Just to get this out of the way, as I’ve had numerous messages of concern for my exhaustion levels. There have been a few suggestions that I cancel the rest of the trip and head to a tropical island retreat for some R&R and there have equally been a few suggestions to stop whining and make the most of things while in the best birding country in the world (please don’t debate that with me).
I’ve opted for the latter and I can assure you I was up and at ‘em again today. I was still 3 or 4 seconds behind Garret for most things but we know that is not unusual.
Anyway, we were back on the tourist trail today. To an extent. The Inca Trail isn’t the only multiple day hike in Peru. For a country that has so many dramatic landscapes there are certainly many more. I suspect the popularity of Machu Picchu makes the Inca Trail the most well-known, but the second most popular trail is called the Salkantay Trail that starts at the base of the Salkantay Massif. It just so happened that there were birds there that we needed to see. Well, to be more specific, there was one bird that we needed to see – Vilcabamba Tapaculo.
You’re probably wondering whatever happened to the Apurimac Spinetail. That one was done and dusted early this morning with the silky-smooth skills of Alex and Juan, despite their late night following their extraordinary commitment to see the Buff-fronted Owl. They were so tired, in fact, that I was the first one to hear it so maybe my early night helped.
Other than having one of the coolest bird names around, the Vilcabamba Tapaculo is a very poorly known endemic of the Cusco area and so very much sought after by birders. It’s poorly known because it is so localized, but it’s also a Tapaculo. It hates to be seen.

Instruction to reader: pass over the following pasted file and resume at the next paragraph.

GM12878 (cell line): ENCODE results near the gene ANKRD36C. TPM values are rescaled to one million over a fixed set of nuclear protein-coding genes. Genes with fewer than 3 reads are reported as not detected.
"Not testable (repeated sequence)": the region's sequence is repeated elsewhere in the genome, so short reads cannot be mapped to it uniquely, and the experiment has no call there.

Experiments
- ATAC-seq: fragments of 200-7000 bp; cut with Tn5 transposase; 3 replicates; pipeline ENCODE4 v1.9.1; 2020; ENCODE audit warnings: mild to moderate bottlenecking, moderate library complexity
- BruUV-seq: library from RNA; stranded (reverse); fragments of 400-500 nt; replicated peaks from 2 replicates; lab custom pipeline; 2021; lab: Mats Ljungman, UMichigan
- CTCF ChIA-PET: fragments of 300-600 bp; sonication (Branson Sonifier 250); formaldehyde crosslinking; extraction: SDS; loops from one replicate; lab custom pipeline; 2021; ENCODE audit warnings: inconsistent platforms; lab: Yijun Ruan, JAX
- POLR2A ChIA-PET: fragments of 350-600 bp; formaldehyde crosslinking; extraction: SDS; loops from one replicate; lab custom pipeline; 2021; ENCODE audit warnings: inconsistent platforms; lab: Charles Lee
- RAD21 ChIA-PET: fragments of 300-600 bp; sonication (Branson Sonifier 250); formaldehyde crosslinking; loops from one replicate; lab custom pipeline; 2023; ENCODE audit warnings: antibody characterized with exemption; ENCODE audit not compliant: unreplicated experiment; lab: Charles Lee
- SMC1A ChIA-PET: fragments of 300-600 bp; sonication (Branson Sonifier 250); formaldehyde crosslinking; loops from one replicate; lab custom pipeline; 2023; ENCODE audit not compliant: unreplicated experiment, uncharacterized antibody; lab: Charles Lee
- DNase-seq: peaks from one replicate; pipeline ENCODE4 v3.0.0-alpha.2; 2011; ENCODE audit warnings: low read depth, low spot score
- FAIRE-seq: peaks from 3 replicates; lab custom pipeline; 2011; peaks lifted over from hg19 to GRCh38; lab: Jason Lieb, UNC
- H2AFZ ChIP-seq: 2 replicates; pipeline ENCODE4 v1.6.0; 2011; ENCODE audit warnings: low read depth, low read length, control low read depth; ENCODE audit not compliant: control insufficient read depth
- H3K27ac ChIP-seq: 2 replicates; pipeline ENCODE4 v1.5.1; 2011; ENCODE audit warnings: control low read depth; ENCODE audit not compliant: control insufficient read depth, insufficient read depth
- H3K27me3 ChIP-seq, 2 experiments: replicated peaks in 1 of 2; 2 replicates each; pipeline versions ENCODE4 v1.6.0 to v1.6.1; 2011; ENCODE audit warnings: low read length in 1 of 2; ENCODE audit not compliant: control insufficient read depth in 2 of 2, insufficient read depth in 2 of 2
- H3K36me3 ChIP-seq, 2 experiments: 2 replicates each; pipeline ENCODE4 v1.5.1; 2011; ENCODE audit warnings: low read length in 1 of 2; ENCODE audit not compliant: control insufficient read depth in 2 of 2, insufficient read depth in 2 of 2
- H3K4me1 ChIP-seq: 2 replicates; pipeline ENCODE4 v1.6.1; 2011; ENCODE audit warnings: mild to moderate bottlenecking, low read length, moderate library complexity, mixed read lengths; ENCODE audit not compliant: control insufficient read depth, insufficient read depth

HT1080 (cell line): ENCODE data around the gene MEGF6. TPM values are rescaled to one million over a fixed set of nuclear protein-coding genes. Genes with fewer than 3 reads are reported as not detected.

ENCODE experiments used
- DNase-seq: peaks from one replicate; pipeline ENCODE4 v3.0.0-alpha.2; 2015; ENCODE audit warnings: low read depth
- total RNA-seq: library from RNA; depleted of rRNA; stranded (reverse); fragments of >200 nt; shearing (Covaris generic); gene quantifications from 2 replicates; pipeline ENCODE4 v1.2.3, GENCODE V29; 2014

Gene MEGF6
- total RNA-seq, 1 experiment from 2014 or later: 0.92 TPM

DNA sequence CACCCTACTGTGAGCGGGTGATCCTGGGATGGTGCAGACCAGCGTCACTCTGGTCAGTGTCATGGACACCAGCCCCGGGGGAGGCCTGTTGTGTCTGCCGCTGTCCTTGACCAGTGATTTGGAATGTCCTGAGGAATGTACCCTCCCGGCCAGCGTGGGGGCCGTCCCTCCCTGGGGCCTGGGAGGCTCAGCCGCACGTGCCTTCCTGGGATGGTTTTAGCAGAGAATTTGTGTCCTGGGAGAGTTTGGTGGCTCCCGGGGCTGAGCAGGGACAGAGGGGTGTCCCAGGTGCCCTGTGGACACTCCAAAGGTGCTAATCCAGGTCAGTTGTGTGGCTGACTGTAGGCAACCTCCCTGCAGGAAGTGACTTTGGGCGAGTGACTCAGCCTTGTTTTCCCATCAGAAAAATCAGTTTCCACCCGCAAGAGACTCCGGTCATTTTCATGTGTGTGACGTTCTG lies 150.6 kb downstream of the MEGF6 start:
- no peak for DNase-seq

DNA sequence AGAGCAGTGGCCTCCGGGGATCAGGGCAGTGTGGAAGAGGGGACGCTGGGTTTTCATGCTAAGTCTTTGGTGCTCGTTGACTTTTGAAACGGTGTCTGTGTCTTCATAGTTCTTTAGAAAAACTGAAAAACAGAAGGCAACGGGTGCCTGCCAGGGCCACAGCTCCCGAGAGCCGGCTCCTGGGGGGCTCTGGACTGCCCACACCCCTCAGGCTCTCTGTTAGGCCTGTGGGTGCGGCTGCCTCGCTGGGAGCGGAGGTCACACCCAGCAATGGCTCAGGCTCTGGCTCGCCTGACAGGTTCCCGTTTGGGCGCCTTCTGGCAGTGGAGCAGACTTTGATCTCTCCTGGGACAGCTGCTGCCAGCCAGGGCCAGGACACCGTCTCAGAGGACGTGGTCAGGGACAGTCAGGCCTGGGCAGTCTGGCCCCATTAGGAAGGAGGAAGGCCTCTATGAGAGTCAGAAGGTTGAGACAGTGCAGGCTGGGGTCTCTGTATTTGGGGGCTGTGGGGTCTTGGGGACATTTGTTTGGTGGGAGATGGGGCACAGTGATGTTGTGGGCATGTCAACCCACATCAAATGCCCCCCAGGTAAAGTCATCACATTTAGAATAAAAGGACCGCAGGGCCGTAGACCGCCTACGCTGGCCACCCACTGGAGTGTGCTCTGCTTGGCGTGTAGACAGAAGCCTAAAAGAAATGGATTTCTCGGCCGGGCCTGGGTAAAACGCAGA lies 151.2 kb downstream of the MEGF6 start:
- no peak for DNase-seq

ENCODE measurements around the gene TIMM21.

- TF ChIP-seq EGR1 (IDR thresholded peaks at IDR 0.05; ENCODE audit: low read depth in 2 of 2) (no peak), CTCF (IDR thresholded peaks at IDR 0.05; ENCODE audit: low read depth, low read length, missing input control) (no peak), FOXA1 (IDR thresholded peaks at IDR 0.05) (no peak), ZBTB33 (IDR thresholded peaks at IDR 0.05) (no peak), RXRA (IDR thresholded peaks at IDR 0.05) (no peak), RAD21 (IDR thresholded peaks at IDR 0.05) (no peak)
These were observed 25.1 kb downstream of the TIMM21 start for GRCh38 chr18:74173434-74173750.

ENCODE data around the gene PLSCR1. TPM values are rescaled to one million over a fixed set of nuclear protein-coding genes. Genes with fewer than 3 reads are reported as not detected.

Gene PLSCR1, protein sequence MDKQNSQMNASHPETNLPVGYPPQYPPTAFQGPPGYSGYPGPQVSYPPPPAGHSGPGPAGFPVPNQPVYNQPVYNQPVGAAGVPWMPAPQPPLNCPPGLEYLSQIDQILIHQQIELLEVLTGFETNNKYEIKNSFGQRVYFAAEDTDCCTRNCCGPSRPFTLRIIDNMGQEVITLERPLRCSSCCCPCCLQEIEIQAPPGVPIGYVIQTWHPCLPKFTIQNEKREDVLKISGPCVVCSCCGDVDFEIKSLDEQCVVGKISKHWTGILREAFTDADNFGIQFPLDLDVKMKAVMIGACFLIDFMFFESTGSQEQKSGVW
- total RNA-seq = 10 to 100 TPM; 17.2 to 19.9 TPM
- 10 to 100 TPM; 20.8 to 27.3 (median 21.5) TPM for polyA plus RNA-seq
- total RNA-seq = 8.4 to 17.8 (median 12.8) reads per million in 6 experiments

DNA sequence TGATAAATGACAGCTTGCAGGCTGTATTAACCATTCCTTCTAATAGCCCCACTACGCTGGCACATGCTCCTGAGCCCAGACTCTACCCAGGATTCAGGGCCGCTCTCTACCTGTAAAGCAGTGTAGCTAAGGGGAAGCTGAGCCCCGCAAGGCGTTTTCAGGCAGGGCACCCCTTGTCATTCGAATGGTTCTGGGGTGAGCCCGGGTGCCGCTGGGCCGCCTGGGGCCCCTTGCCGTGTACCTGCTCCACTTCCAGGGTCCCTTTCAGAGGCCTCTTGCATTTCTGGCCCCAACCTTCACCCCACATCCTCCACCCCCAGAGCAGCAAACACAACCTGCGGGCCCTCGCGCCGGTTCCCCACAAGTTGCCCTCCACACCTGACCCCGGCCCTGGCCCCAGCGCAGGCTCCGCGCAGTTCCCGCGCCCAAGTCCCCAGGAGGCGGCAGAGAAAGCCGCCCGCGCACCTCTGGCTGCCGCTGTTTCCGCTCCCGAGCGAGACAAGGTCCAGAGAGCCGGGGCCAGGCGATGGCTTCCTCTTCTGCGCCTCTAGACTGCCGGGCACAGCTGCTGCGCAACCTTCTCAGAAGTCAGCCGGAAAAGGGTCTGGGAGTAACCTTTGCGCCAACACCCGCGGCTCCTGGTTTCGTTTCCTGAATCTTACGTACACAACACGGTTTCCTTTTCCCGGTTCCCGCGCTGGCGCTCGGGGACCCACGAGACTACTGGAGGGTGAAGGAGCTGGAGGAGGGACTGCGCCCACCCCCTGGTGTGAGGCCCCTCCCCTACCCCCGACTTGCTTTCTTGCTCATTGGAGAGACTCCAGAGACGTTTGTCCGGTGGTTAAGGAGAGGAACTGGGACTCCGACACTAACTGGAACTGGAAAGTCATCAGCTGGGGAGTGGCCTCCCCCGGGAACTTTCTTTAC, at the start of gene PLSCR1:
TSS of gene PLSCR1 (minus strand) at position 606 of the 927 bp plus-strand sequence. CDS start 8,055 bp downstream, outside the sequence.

To get to our spot we had to drive up yet another twisty, turny pass to get to the “base camp” of the Salkantay Trail. This meant a major difference from many other scenic passes we’ve done. This one had loads of traffic. Buses and minibuses travel up every day, delivering adventurers to the trail, so our usually quiet roadside birding was considerably noisier.
It’s a customary habit of most road users, not specific to Peru either, to toot their horn as they pass, as if the binoculars and intense concentration on a tree or a bush are not an indication that silence would be preferable.
Anyway, we got to the hustle and bustle of the base of the trail amongst tourists of all shapes and sizes and lines of horses, either carrying gear or people. If the latter, I did wonder why they went all the way up there to be carried on a horse. Maybe to see a Vilcabamba Tapaculo? Probably not.
We worked our way through a number of orientation speeches for the hike ahead and were pleased we only had a 15 minute walk to get to our spot.
As it turned out, the build-up was probably overdone, as Alex found an enthusiastically singing bird, perched on a little mossy rock, behaving in the most unTapaculo-like way.
We spent the appropriate amount of time viewing this anomaly and even pointed it out to a few hikers that seemed interested. The vast majority, I reckon, must have thought we were crazy. At least they couldn’t toot.
Vilcabamba Tapaculo (endemic)
Vilcabamba Tapaculo (endemic)
And, with that, our day of birding was wrapped up at 10am and all that was left was our long drive back to Cusco. There were a few other birds worthy of a photographic share:
White-tufted Sunbeam (endemic)
It’s a strange feeling to be at our place of sleep before dark, but here we sit in the foyer of Hotel Royal Inka, waiting for our room to be cleaned. I promise it wasn’t my doing, getting us here this early. We head into Manu National Park tomorrow and Juan has to do an afternoon of admin to prepare, as amenities are scant compared to the busy touristy Cusco region.
Manu National Park (Manu is pronounced like the Afrikaans name “Hanno”, not “Mar-noo”) is the bit I’ve been dreaming about for many years. I hope I’m not setting my expectations too high but we should move from day lists in the 50s to far higher numbers and lifers will come thick and fast as we descend into the Amazon basin. Reception may be a little iffy but I should have moments to send the reports.
Tonight we’re tossing culture aside as we feel we’ve sampled a broad range of the Peruvian cuisine, although we’re yet to try out Guinea Pig. Instead, we’ve decided to head to Paddy’s Irish Pub, which, according to the “Top 10 things to do in Cusco”, is the highest Irish owned pub in the world. We’ll be drinking a Guinness to celebrate the Tapaculo.
Wish us luck for Manu.
- Total day birds: 33
- Total trip birds: 331
- Total trip endemics: 31
- Mike day lifers: 8 (I saw Koepcke’s Screech Owl after sending the report yesterday so included it today)
- Mike total lifers: 288
- Garret day lifers: 5 (ditto)
- Garret trip lifers: 206
- Bird of the day: Vilcabamba Tapaculo
Click here for day 12